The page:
Sometimes less really is more. Yeah, it’s a cliché but, as School of Seven Bells demonstrated with their new album and their recent show at the Black Cat, sometimes a band needs to lose a member to find its soul.
School of Seven Bells originally formed as a trio consisting of Benjamin Curtis (who also produced the band’s albums) and sisters Claudia and Alejandra Deheza. On their first two albums (Alpinism and Disconnect from Desire), SVIIB played experimented with a variety of different styles, fusing elements of dream pop, shoegaze, rock, and dance beats into a unique, if somewhat inconsistent sound. However, while many of their songs were individually compelling, these early LPs lacked the cohesive structure necessary to make the leap from a collection of good songs to a truly great album.
That all changed with 2012’s Ghostory. Prior to recording the album, Claudia Deheza departed SVIIB, leaving only Benjamin and Alejandra to carry on the group’s work. The natural move might have been to pare down the sound, reduce the complexity of the songs, and focus in on tighter melodies. Of course SVIIB did just the opposite, building their biggest, boldest, most ambitious record to date. On Ghostory, SVIIB adds layers that were only hinted at on their prior albums, ratcheting up the My Bloody Valentine inspired wall of sound, and using the best tracks as a powerful showcase for Alejandra’s haunting vocals. They also made the astute decision to build the album around a timeless story of love and loss (from the perspective of a girl named Lafaye) that adds to the emotional impact of the tracks, and elevates Ghostory above their prior work.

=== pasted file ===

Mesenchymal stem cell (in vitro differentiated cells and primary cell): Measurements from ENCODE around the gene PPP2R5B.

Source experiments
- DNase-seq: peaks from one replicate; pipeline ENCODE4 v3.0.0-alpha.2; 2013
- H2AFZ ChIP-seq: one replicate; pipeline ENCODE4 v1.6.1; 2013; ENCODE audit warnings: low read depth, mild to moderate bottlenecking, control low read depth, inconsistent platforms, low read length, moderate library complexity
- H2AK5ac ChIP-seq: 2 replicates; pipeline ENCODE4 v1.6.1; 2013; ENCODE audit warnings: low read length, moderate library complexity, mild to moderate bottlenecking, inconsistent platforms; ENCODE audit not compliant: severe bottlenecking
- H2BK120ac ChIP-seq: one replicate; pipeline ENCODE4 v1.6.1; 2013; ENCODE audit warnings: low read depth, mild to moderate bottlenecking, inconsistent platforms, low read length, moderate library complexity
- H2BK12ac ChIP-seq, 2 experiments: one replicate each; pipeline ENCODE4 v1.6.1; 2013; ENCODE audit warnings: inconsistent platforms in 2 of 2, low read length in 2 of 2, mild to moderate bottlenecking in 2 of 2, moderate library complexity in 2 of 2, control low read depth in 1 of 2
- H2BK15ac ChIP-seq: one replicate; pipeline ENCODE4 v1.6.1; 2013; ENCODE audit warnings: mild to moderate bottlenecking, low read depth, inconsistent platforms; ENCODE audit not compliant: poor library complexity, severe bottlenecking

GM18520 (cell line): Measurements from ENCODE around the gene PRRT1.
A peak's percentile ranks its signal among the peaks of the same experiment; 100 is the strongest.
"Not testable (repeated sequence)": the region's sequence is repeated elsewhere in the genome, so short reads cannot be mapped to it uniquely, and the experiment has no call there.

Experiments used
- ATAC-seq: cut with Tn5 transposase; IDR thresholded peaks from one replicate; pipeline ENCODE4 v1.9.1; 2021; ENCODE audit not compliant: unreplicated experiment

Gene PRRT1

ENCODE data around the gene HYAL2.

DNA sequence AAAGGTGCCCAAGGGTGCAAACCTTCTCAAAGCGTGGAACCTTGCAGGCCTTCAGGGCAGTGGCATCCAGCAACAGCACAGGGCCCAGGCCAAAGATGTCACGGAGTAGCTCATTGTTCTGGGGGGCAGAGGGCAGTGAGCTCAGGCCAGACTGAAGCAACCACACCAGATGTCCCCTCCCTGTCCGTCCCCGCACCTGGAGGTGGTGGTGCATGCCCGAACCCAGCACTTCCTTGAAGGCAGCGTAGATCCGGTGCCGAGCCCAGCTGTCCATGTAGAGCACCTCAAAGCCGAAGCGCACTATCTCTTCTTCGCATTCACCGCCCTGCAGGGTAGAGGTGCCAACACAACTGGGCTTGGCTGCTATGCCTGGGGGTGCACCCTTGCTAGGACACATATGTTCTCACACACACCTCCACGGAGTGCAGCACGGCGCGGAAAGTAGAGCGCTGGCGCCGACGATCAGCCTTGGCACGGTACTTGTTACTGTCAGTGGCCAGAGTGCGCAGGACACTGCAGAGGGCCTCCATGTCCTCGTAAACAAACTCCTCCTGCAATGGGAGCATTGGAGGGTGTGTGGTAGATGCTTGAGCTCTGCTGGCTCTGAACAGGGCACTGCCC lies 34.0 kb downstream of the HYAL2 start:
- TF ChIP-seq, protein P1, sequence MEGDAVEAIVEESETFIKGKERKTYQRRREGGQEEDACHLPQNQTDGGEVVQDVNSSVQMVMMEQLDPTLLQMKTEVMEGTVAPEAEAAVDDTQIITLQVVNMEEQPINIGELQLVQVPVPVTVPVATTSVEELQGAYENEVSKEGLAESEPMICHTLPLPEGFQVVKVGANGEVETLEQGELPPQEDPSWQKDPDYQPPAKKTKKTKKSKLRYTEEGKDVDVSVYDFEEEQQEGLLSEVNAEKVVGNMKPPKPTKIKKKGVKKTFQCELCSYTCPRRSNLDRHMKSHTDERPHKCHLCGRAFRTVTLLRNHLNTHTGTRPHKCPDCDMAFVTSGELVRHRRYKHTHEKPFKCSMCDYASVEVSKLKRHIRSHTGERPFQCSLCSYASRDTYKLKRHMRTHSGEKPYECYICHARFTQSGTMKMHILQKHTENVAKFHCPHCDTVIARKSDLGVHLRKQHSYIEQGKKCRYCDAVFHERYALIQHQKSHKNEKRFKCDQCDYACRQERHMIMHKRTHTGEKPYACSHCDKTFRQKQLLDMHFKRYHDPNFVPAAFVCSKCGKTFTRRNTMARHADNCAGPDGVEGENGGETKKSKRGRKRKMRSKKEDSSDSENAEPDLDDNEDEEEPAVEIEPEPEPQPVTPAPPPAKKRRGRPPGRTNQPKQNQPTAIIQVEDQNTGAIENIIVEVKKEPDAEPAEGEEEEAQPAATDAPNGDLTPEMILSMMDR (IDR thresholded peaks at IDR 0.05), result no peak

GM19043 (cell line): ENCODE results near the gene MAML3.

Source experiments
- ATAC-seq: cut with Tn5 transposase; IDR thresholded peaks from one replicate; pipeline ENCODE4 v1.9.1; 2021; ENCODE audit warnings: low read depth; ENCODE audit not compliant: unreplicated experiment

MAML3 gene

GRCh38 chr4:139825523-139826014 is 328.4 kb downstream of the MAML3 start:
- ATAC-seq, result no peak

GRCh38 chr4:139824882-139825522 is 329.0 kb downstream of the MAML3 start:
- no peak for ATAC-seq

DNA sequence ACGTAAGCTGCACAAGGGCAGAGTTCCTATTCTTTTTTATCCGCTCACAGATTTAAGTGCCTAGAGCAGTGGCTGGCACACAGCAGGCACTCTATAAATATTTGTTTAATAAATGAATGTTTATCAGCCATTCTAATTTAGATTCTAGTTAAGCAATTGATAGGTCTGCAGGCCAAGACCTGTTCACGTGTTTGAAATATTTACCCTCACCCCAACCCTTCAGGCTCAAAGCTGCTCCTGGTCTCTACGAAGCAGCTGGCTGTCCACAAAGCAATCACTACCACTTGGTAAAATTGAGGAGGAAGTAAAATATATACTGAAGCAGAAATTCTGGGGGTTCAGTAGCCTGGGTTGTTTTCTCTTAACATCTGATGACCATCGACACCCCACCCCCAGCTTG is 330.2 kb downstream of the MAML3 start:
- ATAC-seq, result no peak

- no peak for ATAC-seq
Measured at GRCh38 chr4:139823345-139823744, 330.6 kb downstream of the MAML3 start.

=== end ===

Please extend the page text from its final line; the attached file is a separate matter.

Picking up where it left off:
On April 5, SVIIB brought Ghostory to life at the Black Cat. With the assistance of two additional players, Benjamin and Alejandra wove their spell on the historic stage, filling the space with the dark, dreamy ambience that suffuses that album. On standout tracks like “The Night” and “White Wind”, Alejandra’s voice held the enthusiastic audience in her thrall (despite the distraction of the group’s somewhat budget light show). Indeed, when she launched into Ghostory’s best track, the thematic touchstone “Lafaye,” we all might as well have been hypnotized, swaying along to the ethereal tale of a girl and her ghosts. SVIIB’s newfound confidence in its sound translated well to their older material as well, raising the level of craft of these earlier tracks, and offering hope that Ghostory could be a harbinger of even bigger things to come.